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Apostle of Hustle - Folkloric Feel

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Artist: Apostle of Hustle

Album: Folkloric Feel

Label: Arts & Crafts

Review date: Sep. 21, 2004

Apostle of Hustle carries the burden of comparison to Canadian rock collective Broken Social Scene – one of the most hyped indie acts in recent memory. That guitarist and singer-songwriter Andrew Whiteman is a member of both acts only increases the critical scrutiny and consumer expectation placed on their debut. Folkloric Feel does hold many similarities to BSS, and that's not necessarily a bad thing; the strongest material on this disc serves to highlight the significant contributions Whiteman makes to the BSS juggernaut. Judged on its own merits, however, Folkloric Feel never fully breaks away from the "for fans only" vibe.

Conceived as a drunken lounge act following Whiteman's jaunts in Cuba, Apostle of Hustle's origins suggest the same creative free-for-all and exchange of ideas that have birthed countless Canadian spin-offs. Most of these side-projects have been offshoots of Godspeed You! Black Emperor, but BSS is catching up pretty quickly.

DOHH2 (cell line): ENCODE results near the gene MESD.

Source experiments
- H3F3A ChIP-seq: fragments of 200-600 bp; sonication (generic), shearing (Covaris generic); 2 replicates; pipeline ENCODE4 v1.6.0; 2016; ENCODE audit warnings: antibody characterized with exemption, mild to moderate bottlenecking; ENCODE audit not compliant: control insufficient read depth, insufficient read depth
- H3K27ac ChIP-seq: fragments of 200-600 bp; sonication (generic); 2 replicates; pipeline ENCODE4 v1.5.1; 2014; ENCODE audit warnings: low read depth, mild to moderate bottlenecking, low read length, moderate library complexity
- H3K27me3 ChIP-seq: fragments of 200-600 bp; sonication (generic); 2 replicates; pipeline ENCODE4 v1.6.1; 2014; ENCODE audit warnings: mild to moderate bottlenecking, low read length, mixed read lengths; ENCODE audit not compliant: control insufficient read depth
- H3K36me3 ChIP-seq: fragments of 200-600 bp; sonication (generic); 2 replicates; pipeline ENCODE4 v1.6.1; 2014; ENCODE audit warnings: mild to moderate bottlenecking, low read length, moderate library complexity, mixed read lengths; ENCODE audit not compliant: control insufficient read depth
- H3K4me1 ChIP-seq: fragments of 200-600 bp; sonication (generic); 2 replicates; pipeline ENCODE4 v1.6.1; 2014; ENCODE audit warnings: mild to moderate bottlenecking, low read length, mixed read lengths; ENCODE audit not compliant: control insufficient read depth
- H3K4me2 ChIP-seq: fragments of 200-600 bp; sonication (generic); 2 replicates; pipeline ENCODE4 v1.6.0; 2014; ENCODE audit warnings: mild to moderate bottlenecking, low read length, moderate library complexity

For fans of BSS, it'll all sound pretty familiar. "Sleeping Ballad" affects the same lazy Buckley-esque croon, and the disc's crunchy, rock-steady drums are framed with sloppily symphonic guitars. The digital/analog hybrid that Apostle of Hustle rely on is thrilling in parts, but overkill in others. Despite the appeal of the formula, one imagines that BSS' You Forgot It In People was successful largely because of democratic veto power.

One of the obvious failings of this record are the clear-as-a-bell lyrics, which seem all too direct. Not only can you understand almost every word, the poetry is frankly not very good. "Last night I got your letter," Whiteman sings, "it weighed as much of a feather." Not terribly potent. None of this would matter as much if there wasn't such an overbearing vibe of self-importance throughout the record. There are wonderful musical passages to be sure, but most of the good ideas are squashed by either invasive production choices or sophomoric wordplay. The Apostle is talented, but he's got a thing or two to learn about concise songcraft.

When the Cuban influence finally surfaces, sublimity is achieved. The track "Animal Fat" has a chance at greatness with its hazy sway and flamenco passages. The lyrics are a marked improvement from the rest of the disc; there is enough mystery left to allow Whiteman's ruminations on forgotten North American civilizations to make its poetic point without gagging the listener with trite metaphors.

It seems reasonable to assume that Apostle of Hustle had a blast recording Folkloric Feel – the passion is there, and they obviously care a lot about music, art and literature. It takes a bit more than a handful of fine ideas and lofty ambitions to create lasting art, however. Sometime during the great Canadian musical experiment, Apostle of Hustle apparently lost the plot.

By Casey Rae-Hunter

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